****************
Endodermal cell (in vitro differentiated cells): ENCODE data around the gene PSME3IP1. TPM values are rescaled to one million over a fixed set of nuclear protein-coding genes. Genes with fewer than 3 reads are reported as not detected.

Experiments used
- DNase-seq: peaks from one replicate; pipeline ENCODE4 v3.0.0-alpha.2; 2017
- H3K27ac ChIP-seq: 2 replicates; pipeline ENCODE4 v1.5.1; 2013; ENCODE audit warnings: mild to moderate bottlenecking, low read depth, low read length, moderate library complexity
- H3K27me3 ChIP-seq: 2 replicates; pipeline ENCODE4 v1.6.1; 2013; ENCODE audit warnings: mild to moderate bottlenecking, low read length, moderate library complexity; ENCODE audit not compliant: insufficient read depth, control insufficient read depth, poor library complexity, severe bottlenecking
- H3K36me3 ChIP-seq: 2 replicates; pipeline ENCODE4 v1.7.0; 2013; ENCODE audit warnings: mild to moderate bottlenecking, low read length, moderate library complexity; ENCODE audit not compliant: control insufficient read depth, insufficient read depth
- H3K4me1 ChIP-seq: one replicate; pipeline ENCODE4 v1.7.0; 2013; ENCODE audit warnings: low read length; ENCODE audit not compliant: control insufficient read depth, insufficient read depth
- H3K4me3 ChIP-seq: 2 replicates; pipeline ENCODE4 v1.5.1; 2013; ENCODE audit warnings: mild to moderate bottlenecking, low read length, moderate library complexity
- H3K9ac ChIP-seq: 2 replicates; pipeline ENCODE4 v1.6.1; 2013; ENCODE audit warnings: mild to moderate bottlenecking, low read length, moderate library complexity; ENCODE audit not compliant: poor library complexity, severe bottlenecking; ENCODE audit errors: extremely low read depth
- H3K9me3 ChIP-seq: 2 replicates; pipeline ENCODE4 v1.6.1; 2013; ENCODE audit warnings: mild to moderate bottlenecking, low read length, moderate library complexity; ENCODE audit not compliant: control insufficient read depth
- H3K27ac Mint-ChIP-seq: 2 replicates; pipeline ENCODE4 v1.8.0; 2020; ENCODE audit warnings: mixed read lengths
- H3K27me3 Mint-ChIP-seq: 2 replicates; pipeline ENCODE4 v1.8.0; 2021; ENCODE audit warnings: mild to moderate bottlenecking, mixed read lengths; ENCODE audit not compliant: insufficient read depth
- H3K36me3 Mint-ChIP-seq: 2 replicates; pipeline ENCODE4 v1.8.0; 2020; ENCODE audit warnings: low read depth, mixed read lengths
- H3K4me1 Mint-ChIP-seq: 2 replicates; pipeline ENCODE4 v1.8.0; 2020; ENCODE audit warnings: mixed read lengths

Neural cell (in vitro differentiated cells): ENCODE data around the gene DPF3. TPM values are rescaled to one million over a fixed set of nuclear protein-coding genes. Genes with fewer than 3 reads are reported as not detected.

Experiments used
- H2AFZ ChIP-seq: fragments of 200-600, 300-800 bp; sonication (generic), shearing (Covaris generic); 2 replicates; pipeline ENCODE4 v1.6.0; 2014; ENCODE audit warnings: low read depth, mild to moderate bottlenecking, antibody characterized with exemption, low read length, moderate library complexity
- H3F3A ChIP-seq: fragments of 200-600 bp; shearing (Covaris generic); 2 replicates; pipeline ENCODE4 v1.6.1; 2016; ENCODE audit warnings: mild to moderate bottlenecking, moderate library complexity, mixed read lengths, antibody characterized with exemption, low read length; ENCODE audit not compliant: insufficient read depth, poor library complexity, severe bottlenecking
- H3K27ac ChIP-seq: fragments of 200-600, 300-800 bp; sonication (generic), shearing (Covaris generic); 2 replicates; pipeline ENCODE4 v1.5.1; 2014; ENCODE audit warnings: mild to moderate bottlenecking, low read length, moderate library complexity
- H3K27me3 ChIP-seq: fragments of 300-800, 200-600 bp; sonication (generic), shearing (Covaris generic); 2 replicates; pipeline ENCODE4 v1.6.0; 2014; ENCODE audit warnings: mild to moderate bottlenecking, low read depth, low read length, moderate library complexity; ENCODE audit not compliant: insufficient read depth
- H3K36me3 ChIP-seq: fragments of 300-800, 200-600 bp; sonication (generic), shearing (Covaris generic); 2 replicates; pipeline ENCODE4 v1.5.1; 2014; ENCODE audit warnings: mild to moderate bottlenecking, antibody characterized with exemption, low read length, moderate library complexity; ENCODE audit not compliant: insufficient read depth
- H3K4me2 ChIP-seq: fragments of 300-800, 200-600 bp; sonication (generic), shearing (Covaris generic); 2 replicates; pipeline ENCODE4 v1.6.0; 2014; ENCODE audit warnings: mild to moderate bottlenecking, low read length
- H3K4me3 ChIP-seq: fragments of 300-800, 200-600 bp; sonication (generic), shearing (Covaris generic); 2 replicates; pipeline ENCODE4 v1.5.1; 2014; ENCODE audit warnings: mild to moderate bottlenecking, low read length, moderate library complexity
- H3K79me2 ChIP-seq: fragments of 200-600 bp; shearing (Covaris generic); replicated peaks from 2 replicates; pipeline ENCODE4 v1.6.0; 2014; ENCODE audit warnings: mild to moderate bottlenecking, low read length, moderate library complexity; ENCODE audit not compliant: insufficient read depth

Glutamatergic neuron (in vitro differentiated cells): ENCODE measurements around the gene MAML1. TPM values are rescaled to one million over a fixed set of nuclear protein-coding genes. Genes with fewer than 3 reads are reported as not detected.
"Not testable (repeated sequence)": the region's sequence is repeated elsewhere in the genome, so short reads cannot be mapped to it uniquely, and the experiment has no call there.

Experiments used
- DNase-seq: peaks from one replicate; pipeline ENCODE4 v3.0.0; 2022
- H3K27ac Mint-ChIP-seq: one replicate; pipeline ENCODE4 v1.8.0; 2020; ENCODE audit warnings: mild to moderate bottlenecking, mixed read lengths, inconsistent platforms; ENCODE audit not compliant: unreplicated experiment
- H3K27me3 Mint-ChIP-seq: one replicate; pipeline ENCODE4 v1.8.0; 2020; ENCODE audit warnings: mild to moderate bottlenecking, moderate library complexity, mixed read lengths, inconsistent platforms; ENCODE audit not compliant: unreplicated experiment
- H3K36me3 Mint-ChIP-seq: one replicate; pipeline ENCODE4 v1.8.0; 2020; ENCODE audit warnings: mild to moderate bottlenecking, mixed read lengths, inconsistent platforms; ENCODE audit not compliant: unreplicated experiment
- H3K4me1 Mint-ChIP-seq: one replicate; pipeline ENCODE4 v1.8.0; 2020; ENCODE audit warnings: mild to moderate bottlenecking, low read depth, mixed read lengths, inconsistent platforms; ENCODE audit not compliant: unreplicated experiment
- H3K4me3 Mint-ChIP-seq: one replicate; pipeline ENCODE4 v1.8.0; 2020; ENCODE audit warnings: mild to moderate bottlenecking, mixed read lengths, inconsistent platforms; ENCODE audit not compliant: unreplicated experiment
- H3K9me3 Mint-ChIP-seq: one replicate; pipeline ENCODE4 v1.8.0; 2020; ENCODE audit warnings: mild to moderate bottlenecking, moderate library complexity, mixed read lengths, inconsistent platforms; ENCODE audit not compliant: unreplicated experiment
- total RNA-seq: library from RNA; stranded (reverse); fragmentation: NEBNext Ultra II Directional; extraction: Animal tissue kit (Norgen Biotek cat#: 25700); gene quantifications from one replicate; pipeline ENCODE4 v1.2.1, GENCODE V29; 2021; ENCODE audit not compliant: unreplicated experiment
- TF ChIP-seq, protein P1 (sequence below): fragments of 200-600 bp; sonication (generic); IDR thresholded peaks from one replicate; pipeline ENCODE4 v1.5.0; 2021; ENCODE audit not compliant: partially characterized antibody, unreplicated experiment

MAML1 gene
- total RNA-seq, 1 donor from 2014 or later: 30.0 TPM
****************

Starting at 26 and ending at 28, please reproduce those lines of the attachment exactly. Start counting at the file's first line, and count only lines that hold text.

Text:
"Not testable (repeated sequence)": the region's sequence is repeated elsewhere in the genome, so short reads cannot be mapped to it uniquely, and the experiment has no call there.

Experiments used
- DNase-seq: peaks from one replicate; pipeline ENCODE4 v3.0.0; 2022